• Starbucks is taking its union to court over a social media post by Starbucks Workers United supporting Palestine. The company argued that the union’s use of the name Starbucks could confuse customers into thinking the statement reflected the company’s views and that “the ongoing confusion from this misinformation has sadly led directly to incidents where angry, hurt customers are confronting partners in our stores and sending graphic and violent messages to partners in our Customer Contact Center.” The union filed its own lawsuit alleging that Starbucks is using the incident to continue an “illegal anti-union campaign by falsely attacking the union’s reputation with workers and the public.”
  • Baristas at Maine-based Coffee By Design have announced plans to unionize, with 89% of retail workers at the company’s three Portland locations signing union cards. Local 327 of the Laborers’ International Union of North America will represent the workers in collective bargaining, who cited wages, hours, and benefits as reasons for organizing. Owner Mary Allen Lindemann said she supports the right of employees to unionize and that the company is “prepared to begin good-faith negotiations on a contract that protects our employees and the long-term viability of Coffee By Design.”
  • Thirteen workers at Rare Bird Coffee Roasters in Falls Church, Virginia, filed to unionize with Workers United. “This action is not anti-Rare Bird Coffee Roasters nor its owners,” the group said on Instagram. “We’re very pro-Rare Bird, which is why we’re seeking a place at the table. We want to see the business grow and succeed, and we want to be a part of it. We view this as a win-win situation for all of us involved. The business, the community, and ourselves will all see net positive benefits from us forming this union.”
  • Workers at Vibrant Coffee Roasters in Philadelphia are the latest to petition to join Local 80, a union set up to organize coffee shops and roasters across the city. According to workers, the company’s ownership first agreed to voluntarily recognize the union, but the company didn’t follow its words with paperwork and then hired an employment lawyer, which prompted workers to file a petition with the National Labor Relations Board.

Is Coffee Good For You?

A specific plant alkaloid found in coffee could help with memory as we age.

Trigonelline is a plant alkaloid found in coffee as well as fenugreek seeds, garden peas, potatoes, and oats, among others. Researchers at the University of Tsukuba in Japan studied the effects of trigonelline on the memory of mice and found that it led to “significant improvement” in their performance navigating clinical memory tests. Trigonelline is present in both arabica and robusta coffee and “has been shown to possess hypoglycemic, neuroprotective, anti-invasive, estrogenic, and antibacterial activities.”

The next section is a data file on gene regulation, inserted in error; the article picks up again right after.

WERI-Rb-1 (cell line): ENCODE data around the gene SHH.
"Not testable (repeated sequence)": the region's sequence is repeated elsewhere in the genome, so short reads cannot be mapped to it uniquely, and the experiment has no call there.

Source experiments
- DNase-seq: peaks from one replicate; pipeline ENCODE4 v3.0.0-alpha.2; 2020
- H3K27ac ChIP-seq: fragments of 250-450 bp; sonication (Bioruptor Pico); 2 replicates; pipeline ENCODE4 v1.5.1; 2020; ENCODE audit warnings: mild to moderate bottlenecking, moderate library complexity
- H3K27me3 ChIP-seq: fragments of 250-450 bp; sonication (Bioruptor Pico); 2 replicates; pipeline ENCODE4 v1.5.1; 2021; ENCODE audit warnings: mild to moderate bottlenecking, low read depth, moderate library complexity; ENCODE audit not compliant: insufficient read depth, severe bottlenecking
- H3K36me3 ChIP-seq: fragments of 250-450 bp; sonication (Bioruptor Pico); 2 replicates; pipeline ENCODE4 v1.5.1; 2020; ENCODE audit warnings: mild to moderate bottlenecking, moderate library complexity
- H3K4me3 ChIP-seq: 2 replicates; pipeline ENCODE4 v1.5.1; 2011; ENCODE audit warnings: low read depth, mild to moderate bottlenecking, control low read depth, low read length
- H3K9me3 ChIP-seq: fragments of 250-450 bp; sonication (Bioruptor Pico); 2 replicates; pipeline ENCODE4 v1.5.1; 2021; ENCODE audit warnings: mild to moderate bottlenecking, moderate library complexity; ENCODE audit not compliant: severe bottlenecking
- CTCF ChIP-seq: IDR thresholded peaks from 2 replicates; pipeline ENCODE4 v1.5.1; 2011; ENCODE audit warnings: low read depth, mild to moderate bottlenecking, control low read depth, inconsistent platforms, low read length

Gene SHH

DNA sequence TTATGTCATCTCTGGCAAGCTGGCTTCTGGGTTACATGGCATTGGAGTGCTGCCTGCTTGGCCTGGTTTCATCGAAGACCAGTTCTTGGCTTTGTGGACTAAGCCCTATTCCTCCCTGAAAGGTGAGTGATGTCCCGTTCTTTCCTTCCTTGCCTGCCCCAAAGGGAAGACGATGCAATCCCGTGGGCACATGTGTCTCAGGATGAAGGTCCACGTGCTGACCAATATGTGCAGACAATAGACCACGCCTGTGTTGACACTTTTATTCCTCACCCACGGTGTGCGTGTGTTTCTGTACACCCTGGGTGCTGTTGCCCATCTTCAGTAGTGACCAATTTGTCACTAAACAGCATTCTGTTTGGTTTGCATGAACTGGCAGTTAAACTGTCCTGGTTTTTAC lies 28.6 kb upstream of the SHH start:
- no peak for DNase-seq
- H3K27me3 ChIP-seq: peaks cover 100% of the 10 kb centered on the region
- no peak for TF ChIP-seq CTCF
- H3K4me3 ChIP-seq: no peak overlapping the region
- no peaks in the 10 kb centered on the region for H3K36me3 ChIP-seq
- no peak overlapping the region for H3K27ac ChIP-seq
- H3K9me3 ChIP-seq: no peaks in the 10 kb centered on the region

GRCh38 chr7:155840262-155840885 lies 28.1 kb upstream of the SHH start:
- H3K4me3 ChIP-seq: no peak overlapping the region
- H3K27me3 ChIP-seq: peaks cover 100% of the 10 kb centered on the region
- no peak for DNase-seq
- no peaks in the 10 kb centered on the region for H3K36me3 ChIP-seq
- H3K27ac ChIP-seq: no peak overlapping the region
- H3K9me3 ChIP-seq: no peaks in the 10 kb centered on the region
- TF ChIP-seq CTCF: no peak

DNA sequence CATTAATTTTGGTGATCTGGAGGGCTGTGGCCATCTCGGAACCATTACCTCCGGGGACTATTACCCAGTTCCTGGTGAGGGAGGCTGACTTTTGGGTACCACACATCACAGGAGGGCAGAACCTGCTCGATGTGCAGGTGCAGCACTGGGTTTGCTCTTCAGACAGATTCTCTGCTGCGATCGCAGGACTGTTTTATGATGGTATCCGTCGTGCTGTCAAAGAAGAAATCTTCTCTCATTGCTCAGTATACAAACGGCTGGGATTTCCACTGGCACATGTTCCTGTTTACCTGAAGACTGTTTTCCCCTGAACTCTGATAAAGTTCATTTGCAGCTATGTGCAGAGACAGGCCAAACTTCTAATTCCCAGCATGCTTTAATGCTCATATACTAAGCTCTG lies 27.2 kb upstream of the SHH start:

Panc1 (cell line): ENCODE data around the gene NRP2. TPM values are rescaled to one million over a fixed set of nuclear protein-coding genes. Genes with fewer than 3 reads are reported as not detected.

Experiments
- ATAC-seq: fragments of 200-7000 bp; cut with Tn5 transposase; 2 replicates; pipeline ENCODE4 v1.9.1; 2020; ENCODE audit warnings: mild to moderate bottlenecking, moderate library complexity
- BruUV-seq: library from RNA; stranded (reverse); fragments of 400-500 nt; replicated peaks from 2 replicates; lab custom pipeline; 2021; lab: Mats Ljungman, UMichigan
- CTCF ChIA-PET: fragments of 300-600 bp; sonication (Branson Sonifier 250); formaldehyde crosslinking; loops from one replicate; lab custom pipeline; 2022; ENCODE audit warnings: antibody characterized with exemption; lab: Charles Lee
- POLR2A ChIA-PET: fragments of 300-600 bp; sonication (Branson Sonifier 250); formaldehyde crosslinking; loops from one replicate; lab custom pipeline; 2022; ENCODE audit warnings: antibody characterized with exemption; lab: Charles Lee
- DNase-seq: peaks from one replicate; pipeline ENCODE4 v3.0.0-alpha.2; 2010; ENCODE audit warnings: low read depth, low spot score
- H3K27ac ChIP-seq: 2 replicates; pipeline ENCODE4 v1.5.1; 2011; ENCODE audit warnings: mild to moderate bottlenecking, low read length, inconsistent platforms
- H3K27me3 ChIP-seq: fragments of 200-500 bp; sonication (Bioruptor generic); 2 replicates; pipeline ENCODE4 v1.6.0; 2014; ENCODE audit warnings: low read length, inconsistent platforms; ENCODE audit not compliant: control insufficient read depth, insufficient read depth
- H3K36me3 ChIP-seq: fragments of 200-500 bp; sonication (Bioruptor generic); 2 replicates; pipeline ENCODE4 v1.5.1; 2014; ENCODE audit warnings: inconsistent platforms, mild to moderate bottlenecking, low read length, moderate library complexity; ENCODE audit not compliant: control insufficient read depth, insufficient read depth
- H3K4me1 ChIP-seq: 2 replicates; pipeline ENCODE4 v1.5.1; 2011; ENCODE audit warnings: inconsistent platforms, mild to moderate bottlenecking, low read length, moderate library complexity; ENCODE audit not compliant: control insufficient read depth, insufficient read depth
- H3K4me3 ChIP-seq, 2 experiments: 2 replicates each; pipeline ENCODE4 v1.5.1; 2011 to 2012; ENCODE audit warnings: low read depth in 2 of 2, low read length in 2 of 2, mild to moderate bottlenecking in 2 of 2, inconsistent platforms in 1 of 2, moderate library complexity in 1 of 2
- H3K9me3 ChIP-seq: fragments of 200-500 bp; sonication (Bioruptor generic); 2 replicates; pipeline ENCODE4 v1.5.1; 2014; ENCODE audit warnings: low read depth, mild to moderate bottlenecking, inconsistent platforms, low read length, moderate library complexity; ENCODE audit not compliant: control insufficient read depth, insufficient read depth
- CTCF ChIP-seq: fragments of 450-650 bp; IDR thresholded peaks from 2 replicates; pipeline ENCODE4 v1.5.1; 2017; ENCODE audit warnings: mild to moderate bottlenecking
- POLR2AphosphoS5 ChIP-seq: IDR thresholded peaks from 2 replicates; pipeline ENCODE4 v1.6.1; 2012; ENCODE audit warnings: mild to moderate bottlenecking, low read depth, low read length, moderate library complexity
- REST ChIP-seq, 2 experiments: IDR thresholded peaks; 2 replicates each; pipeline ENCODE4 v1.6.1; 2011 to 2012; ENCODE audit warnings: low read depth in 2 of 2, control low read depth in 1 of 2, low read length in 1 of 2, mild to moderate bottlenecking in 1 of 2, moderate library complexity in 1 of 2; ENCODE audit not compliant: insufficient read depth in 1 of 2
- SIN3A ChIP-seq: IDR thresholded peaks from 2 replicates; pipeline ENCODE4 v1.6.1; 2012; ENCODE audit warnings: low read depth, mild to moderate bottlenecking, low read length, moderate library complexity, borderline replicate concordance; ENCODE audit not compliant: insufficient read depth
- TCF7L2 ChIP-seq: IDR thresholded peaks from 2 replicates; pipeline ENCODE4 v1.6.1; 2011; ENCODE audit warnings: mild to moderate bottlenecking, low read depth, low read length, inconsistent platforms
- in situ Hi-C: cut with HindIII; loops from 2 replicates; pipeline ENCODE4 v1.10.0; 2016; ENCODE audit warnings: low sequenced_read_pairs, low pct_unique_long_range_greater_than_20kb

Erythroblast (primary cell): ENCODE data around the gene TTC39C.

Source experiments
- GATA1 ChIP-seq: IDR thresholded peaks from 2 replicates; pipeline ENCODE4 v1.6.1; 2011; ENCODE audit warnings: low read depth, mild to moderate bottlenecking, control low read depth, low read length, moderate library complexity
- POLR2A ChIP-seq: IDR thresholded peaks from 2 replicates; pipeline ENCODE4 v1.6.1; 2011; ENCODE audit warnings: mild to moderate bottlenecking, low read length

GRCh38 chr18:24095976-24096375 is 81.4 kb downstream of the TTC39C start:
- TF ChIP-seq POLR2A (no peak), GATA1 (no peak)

For the study, published in GeroScience, researchers gave specially-bred accelerated-aged mice trigonelline for 30 days and then tested their memory and spatial learning skills using the Morris water maze. This test involves putting mice into a tub of cloudy water with a raised platform under the surface. The mice must locate, swim to, and climb out of the water using the platform. 

Researchers then performed analyses of the mice’s brains, finding that “the levels of neurotransmitters dopamine, noradrenaline, and serotonin were significantly increased in the hippocampus.” Overall, the mice that had consumed the trigonelline showed “significantly improved” spatial learning and memory and less neuroinflammation, a “common phenomenon of cognitive aging.”

There’s plenty of research linking drinking coffee to improved memory. One study showed that coffee positively affects long-term memory, while another found that “moderate coffee consumption may provide neurological benefits.” In 2002, researchers found that caffeine may be a protective factor for Alzheimer’s Disease. Of course, health findings about coffee tend to swing back and forth, and some studies have noted coffee’s negative impact on memory and brain health, including one study in 2021, which found that too much coffee could raise the risk of dementia.

Beyond the Headlines

‘Is the End of the Disposable Coffee Cup in Sight?’ by Aline Maigret

‘’Specialty Coffee Should be Enjoyed by Those Who Grow It’: The Farmer’s Daughter Joining Kenya’s Coffee-drinking Revolution’ by Fionn Pooler

‘A Brief History Of Alternative Coffee Substitutes’ by N.C. Stevens

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Fionn Pooler

Fionn Pooler is a coffee roaster and freelance writer currently based in the Scottish Highlands who has worked in the specialty coffee industry for over a decade. Since 2016 he has written the Pourover, a newsletter and blog that uses interviews and critical analysis to explore coffee’s place in the wider, changing world (and also yell at corporations).